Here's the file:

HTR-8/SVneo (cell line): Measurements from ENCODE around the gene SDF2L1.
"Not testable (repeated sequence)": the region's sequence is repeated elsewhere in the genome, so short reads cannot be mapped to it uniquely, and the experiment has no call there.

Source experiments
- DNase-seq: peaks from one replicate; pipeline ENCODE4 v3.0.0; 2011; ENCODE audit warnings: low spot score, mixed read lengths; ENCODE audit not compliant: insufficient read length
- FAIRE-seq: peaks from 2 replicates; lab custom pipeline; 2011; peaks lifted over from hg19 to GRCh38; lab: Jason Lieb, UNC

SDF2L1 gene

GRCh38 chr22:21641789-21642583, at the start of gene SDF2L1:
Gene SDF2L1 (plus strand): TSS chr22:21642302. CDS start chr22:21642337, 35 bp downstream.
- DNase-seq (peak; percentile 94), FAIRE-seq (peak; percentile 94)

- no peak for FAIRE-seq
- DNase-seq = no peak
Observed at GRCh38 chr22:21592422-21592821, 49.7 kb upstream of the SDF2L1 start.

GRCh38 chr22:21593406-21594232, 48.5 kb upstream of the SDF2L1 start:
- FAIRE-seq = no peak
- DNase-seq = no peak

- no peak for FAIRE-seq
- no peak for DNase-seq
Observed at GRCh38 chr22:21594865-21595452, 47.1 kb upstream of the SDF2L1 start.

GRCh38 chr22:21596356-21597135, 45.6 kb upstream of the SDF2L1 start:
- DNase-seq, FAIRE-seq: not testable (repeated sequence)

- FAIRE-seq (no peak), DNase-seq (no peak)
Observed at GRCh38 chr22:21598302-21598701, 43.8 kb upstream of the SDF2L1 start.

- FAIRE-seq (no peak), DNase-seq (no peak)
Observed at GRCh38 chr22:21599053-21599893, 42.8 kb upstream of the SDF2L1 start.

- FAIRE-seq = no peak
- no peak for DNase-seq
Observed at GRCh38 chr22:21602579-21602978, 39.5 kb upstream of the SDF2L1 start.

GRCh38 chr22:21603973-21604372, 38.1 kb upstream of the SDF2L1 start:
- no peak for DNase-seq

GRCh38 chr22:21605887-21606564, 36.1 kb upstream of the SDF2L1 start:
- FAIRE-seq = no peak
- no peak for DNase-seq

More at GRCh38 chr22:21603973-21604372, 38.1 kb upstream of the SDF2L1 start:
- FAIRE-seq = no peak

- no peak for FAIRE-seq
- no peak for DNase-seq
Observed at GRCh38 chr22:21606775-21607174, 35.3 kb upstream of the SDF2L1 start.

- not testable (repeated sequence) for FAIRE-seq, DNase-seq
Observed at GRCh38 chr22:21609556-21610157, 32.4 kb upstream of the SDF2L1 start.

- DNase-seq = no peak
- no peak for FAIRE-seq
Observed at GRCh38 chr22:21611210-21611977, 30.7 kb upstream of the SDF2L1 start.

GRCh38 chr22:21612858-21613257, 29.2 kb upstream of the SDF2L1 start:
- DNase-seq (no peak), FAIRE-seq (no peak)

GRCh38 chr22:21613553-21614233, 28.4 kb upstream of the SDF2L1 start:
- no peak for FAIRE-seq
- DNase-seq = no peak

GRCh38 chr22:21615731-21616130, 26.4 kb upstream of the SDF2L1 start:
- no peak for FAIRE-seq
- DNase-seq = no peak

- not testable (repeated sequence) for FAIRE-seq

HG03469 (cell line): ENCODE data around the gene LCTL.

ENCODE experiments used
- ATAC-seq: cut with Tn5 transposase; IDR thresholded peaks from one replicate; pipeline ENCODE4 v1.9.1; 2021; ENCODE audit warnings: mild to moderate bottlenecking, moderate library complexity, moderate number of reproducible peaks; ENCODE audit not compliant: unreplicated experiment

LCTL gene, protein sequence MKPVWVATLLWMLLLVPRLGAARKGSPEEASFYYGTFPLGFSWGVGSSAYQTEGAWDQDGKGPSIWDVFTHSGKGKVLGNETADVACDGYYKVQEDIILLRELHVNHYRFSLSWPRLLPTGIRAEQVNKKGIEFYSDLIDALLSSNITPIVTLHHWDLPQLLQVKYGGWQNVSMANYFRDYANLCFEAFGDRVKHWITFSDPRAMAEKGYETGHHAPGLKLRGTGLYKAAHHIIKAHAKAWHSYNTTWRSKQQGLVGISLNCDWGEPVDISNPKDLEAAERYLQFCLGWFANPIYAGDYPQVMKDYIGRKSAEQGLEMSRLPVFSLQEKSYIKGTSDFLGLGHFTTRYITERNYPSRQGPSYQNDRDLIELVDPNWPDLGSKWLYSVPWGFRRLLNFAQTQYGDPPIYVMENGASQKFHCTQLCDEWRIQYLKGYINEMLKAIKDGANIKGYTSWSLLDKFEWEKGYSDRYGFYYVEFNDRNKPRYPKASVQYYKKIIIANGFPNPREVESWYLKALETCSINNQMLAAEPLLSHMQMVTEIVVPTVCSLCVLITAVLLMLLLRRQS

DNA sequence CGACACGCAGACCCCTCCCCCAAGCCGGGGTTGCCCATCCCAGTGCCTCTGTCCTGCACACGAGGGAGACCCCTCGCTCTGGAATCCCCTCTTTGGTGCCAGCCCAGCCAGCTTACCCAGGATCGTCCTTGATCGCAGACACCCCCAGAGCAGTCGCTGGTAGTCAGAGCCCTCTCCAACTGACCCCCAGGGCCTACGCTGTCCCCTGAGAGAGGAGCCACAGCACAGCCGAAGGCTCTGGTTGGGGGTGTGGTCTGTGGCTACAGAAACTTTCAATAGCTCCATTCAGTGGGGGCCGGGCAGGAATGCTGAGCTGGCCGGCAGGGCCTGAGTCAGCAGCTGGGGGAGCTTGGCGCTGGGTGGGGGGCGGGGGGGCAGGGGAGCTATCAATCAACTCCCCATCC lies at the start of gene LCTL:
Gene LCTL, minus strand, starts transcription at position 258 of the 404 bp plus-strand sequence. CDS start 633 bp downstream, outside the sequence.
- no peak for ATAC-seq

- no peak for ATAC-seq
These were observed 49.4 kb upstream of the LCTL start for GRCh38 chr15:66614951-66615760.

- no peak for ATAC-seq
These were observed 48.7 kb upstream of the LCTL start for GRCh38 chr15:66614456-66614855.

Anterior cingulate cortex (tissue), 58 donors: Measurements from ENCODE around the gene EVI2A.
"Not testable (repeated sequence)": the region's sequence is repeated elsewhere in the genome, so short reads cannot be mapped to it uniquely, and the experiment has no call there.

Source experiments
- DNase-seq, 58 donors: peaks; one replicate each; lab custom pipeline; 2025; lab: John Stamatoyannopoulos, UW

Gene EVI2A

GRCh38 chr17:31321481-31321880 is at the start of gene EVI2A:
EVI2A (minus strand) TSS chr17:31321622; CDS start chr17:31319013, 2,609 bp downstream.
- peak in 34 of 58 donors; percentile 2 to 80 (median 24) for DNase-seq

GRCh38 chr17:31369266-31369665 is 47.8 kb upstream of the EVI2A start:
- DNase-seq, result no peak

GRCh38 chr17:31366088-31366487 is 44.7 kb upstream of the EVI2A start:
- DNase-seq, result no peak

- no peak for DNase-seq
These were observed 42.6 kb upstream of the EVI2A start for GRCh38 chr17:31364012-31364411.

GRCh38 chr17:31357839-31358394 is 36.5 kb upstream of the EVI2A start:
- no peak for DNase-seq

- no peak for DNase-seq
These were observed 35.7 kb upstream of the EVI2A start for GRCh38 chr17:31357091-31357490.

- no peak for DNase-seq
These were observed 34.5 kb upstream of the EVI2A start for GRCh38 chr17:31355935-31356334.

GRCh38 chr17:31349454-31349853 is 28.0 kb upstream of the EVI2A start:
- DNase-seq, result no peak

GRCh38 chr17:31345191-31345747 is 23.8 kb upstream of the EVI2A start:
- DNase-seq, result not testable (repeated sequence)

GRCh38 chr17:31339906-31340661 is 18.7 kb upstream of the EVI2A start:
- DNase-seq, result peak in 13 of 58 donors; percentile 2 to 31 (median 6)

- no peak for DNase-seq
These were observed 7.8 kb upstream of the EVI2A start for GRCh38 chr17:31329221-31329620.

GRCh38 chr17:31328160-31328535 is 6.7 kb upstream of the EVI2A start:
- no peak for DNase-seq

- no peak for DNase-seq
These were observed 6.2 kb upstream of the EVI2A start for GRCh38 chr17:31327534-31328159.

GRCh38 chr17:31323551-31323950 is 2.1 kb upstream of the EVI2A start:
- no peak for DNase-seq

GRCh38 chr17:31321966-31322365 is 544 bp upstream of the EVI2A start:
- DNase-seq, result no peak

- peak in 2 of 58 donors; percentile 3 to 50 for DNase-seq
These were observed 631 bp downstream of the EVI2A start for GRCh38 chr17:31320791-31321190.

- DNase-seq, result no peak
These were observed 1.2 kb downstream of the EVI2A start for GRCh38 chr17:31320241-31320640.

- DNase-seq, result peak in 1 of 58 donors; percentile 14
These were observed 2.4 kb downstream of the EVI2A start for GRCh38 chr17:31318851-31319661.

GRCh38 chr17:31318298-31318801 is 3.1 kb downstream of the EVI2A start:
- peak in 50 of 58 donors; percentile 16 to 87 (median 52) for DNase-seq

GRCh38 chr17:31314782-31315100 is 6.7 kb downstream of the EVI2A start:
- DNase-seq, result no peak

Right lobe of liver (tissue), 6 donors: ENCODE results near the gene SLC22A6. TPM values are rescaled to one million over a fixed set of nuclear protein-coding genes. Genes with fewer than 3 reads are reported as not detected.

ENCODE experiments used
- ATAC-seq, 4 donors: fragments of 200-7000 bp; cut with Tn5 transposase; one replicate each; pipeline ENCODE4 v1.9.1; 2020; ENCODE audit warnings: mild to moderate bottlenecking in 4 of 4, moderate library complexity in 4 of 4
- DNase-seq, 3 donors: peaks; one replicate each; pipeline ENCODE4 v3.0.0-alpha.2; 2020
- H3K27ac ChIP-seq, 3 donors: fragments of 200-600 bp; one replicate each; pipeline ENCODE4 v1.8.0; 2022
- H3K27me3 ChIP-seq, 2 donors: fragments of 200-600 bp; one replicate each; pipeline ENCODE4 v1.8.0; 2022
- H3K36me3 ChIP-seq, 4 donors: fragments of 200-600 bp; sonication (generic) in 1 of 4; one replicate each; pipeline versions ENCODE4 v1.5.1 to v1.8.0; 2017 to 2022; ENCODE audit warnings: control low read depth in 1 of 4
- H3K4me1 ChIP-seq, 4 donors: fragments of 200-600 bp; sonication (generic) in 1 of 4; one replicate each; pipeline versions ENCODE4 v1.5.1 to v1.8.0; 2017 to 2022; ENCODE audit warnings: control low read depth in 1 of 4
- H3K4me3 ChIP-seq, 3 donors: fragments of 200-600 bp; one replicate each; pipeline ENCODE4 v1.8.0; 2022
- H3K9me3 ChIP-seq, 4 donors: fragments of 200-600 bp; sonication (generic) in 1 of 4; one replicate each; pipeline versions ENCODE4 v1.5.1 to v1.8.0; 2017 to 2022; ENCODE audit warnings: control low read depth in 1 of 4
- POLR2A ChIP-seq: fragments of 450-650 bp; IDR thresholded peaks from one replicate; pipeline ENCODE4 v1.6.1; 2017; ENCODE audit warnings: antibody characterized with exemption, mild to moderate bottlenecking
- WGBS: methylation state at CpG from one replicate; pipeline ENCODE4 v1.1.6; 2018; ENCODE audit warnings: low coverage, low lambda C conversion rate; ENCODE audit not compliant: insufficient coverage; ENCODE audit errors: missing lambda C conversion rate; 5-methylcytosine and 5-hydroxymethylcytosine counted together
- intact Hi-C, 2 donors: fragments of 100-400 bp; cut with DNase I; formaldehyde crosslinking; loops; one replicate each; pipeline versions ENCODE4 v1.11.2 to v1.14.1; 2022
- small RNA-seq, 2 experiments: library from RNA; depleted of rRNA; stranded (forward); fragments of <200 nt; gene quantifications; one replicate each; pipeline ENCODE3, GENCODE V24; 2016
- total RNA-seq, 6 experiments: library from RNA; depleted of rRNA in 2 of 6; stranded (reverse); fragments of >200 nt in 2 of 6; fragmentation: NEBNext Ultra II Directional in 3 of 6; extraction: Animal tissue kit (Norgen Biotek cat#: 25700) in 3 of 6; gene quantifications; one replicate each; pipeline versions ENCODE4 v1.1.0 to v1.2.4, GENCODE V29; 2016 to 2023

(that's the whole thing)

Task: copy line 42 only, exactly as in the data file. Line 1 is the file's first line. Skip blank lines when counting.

Observed at GRCh38 chr22:21611210-21611977, 30.7 kb upstream of the SDF2L1 start.